September 23, 2011

If only there were a law school that taught advocacy skills...

News from California, where this guy thinks it's a great idea to start a law school in the middle of the freaking desert because apparently there aren't any schools out there that teach litigation skills.

"I've been thinking about this for years," he said. "How come there's not a school where people can go if they want to become trial lawyers? This is a great opportunity."

Of course, there are a number of law schools that market themselves as places where students can study to become top-notch trial attorneys. It's not entirely clear whether Dolan has been living under a rock, or whether he just thinks those law schools aren't any good at what they teach. In any event, as I like to say, good luck with all that...

September 21, 2011

If only moot court rounds got this heated

Yesterday I put to bed the Judge Sam Sparks story, but a key player in that saga -- Edith Jones, Chief Judge of the U.S. Court of Appeals for the Fifth Circuit -- made a little news of her own today. In an en banc oral argument in the case of United States v. Delgado, Judge Jones served a cold glass of Shut the Hell Up (literally) to her colleague, Judge James Dennis. Above The Law has the whole story, including a homemade transcription of the fireworks. If you want to hear it for yourself (which I suggest), you can download the entire argument here. The festivities start right around 47:45.

September 20, 2011

The final chapter (hopefully?) in the Judge Sparks "kindergarten party" fiasco

So I gave quite a bit of attention to the Judge Sam Sparks "kindergarten cop" order a few weeks ago. Well, last week Judge Sparks had his wrist slapped.

In an e-mail to Sparks obtained by Texas Lawyer (apparently much to the chagrin of Judge Edith Jones, who wrote it), the Fifth Circuit's chief judge said that the order was so "caustic, demeaning, and gratuitous that it casts more disrespect on the judiciary than on the now-besmirched reputation of the counsel." She concluded: "Ultimately, this kind of excess, as I noted, reflects badly on all of us. I urge you to think before you write." Yikes.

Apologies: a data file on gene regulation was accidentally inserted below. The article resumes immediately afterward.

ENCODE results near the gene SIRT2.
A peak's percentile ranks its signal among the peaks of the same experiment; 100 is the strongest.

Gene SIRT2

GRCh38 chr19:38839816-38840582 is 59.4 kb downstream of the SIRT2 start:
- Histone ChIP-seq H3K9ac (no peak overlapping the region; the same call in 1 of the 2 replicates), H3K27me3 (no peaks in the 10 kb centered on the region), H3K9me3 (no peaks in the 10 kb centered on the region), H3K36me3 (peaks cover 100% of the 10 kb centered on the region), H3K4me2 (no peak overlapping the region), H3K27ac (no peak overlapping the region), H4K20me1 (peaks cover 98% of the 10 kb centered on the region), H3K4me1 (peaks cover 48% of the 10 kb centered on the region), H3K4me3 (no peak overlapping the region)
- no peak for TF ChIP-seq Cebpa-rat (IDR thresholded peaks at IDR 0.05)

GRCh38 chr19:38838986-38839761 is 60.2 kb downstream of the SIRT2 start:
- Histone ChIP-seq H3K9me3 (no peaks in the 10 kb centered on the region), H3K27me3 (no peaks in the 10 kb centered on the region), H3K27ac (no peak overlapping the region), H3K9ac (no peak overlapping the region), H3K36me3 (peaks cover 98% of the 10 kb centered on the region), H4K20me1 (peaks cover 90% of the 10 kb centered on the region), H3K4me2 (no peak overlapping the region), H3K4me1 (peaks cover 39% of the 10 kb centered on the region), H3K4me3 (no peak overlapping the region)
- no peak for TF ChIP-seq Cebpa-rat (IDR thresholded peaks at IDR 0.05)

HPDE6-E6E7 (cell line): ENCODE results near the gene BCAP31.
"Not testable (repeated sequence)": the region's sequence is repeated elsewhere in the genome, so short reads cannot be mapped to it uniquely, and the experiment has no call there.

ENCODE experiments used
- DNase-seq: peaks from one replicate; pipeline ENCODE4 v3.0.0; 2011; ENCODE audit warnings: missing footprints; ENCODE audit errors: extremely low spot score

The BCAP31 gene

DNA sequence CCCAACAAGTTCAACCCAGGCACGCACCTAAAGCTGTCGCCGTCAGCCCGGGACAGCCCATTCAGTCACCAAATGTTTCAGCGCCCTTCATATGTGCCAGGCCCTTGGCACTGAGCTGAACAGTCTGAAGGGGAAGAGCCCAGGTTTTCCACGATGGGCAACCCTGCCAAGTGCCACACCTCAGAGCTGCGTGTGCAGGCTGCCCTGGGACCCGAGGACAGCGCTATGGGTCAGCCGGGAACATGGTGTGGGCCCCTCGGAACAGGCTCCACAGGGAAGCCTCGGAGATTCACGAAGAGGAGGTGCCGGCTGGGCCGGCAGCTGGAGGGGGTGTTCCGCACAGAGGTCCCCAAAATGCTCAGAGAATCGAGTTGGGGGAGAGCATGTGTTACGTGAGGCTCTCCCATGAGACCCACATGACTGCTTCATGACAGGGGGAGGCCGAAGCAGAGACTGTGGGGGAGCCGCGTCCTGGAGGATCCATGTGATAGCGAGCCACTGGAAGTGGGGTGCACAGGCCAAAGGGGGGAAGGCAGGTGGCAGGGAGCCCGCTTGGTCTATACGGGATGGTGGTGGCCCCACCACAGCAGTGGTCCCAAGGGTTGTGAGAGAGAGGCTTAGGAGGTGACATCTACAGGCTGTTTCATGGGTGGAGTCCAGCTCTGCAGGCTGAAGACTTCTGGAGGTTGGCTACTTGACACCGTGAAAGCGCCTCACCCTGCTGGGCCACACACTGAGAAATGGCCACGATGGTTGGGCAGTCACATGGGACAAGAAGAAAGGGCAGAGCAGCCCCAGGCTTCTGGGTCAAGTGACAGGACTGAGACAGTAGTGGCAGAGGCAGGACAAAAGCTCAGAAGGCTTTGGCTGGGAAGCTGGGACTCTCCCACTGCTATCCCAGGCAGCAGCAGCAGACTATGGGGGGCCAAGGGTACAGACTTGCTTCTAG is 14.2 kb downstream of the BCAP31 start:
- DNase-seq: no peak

September 14, 2011

Twitter Brief competition results

A few weeks back I posted about the "Twitter Brief" competition put on by the State Bar of Texas's Appellate Section.

Results are below. Congrats to the winner, Justice Mary Murphy of the Texas Court of Appeals in Dallas. If you're wondering, no, I did not enter.

September 13, 2011

Citation Fail

Not a legal document, but it amused me anyway. It actually complies with this classic Courtoon's new, sole Bluebook rule: "Cite to stuff using common sense -- put in the case name and number. People will get it."

September 8, 2011

Seven myths about cross-examination

From Dallas lawyer Quentin Brogdon (link).

He also recaps Irv Younger's classic "Ten Commandments."

September 7, 2011

Bluebook blues: Blog citation

With brief writing season upon us, Adjunct Law Prof Blog has a post up today regarding correct blog citation form.

September 6, 2011

Proofreading fail

I honestly don't know what I find more unforgivable: The editing error in an ad for an editor, or the choice of font.

September 1, 2011

Amusing song about federal judges

As the Sam Sparks "Kindergarten Cop" order continues to circulate around the interwebs, I thought I'd share a cute song sent to me this morning by an attorney I used to practice with.

I found it funny in large part because my frustration with federal judges grows every year as a result of advocacy competitions. As many of you know, the rules teeter on ridiculousness when competing in tournaments at federal courthouses. For example, at the ABA National Appellate Advocacy Competition, teams are explicitly warned--subject to disqualification from the entire tournament--not to so much as move a microphone (this was somewhat problematic for my 6'11'' advocate the past two years). A few years ago, I remember the podium was in a corner against the jury box, facing the wall. The judges sat in jury box while the advocates had to look sideways while arguing. Why? Well, God forbid we move anything in a public courtroom. I thought my tax dollars paid for the whole thing, but apparently not. It now belongs to an almighty federal judge, and we cannot do outrageous things like adjusting a wayward microphone or moving a chair three feet so the bailiff is in clear view.

Last year, I recall the head of the Illinois Appellate Lawyers Competition giving similar admonitions before that tournament, which takes place (like the ABA finals) in the Dirksen Federal Courthouse in Chicago. He said that one school has been permanently barred from using a particular judge's courtroom because the judge found trash. Where, you might ask? IN A TRASHCAN. How dare someone throw trash in a trashcan in a federal courtroom?